3 May 1996

Drought prompts water cutbacks

By Tony McDougal

GROWERS in the Anglian region face restrictions on their water abstraction licences due to the lack of rainfall over the past 12 months.

The Environment Agency predicts prospects for spray irrigation for the areas 4200 farmer licence holders as moderate to poor, after the third driest 12 months in 140 years.

In a report to environment minister John Gummer, the Environment Agency warns that earlier-than-normal restrictions could be imposed on licence holders. But it hopes to avoid widespread compulsory bans by working with the farming community.

If irrigation restrictions come into force, they could seriously affect the production of early potatoes and horticultural crops.

Jerry Sherriff, Environment Agency head of water resources, recognised the impact restrictions could have on growers but said growers could help themselves.

"Farmers need to keep a close eye on the developing water resources situation and look at options such as on-farm winter storage to reduce the uncertainty of water supplies.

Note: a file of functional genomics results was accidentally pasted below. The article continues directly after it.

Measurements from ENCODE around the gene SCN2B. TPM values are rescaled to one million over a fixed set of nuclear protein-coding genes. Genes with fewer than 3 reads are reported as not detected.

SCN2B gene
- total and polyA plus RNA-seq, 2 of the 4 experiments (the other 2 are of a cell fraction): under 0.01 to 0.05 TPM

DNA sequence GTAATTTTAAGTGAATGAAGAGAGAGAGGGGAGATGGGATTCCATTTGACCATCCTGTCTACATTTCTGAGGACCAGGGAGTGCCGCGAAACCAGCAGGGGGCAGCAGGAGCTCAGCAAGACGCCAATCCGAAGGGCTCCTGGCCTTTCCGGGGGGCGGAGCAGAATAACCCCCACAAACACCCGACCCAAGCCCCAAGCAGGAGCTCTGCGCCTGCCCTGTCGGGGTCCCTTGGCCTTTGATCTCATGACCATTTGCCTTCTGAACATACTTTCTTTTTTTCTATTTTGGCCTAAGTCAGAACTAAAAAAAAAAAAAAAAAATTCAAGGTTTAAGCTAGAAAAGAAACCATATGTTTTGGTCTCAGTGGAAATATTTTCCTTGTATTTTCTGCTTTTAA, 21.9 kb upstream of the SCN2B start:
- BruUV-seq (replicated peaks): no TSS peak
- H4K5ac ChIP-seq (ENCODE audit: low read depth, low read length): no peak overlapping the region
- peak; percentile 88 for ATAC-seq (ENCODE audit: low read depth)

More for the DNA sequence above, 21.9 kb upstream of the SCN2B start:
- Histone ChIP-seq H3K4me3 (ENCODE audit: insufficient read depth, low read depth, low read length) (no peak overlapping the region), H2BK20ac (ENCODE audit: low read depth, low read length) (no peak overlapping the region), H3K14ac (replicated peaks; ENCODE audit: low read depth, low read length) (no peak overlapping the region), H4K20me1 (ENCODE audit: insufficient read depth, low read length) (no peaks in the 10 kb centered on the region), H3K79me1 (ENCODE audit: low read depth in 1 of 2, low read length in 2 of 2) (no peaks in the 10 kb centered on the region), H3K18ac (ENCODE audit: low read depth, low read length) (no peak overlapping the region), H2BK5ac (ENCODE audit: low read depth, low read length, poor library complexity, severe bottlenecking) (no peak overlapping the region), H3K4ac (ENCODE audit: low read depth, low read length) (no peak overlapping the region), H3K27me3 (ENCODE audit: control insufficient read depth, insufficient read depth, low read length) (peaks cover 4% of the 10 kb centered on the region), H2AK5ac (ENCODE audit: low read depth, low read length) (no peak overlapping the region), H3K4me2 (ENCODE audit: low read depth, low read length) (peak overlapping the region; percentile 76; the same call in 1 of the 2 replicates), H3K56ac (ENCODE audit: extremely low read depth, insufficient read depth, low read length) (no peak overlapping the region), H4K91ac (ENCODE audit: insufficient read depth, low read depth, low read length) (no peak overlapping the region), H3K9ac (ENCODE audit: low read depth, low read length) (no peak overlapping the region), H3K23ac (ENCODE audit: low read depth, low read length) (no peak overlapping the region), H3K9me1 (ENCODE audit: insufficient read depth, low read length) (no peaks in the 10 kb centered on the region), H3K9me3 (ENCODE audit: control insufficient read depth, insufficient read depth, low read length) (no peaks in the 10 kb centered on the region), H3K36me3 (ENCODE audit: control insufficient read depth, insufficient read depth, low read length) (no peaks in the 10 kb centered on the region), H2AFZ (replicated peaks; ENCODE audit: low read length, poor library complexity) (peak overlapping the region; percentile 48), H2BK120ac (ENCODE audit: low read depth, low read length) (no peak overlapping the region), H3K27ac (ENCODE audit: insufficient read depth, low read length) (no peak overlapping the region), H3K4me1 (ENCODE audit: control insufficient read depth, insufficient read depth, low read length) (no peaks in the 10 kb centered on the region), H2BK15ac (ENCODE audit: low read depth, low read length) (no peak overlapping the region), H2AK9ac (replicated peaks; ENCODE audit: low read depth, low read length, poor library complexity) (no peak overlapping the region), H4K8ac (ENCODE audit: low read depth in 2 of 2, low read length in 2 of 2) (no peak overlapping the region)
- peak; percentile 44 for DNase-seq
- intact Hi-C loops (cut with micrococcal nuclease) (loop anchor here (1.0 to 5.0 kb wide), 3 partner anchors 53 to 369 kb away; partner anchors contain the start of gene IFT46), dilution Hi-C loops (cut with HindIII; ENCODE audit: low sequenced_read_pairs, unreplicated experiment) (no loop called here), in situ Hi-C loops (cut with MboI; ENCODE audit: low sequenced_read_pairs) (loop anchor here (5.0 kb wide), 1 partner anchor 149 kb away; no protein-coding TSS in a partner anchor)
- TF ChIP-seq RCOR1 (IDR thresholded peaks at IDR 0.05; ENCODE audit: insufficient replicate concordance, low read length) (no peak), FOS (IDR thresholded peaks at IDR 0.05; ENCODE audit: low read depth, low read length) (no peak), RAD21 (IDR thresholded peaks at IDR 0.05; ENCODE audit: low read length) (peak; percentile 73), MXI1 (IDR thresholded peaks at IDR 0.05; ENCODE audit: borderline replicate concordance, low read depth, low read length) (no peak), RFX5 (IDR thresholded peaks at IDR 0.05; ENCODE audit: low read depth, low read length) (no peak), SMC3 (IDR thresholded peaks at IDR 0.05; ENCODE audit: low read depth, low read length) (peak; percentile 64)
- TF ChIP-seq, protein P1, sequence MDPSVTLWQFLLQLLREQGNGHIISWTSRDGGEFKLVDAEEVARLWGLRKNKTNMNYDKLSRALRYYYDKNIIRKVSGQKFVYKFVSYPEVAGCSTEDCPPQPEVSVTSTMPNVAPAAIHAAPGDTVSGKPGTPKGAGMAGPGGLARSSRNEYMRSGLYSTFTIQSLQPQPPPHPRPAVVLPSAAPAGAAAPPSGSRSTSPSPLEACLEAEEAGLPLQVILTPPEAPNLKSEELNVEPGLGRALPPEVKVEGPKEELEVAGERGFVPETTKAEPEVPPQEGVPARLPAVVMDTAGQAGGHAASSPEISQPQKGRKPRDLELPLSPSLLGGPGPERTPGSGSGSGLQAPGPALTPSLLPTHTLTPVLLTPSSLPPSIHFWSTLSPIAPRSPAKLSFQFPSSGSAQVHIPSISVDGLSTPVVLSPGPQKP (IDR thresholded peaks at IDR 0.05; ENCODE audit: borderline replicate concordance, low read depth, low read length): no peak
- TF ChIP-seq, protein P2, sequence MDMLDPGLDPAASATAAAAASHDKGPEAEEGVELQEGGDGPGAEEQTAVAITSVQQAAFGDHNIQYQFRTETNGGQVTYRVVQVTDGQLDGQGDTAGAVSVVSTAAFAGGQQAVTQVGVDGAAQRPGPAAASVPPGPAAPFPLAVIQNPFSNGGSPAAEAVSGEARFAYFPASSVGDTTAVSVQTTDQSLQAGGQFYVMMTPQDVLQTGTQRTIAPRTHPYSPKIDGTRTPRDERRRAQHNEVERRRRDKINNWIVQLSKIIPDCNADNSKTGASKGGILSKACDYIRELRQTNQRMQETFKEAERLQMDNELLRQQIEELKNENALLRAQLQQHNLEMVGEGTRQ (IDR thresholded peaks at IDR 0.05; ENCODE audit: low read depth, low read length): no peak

"Such schemes are good not only for the farmers, as they provide a reliable source of water during the summer, but also for the environment, as they reduce the amount of water taken from rivers when they are at low flow, which can be environmentally damaging."

Licensed abstractors

At present, farmers within the Anglian region have been licensed to abstract 140,115m litres of water, but last year only took out just over a third.

One of the most likely areas for restrictions is in north and east Lincs, where underground water levels in the chalk are very low, and river flows this summer are expected to be poor.

&#8226 Chichester magistrates fined Aad Tucker, of Merston Manor Farms, Halnaker £500 with £390 costs after he admitted two charges of illegally exceeding his water abstraction licence last summer.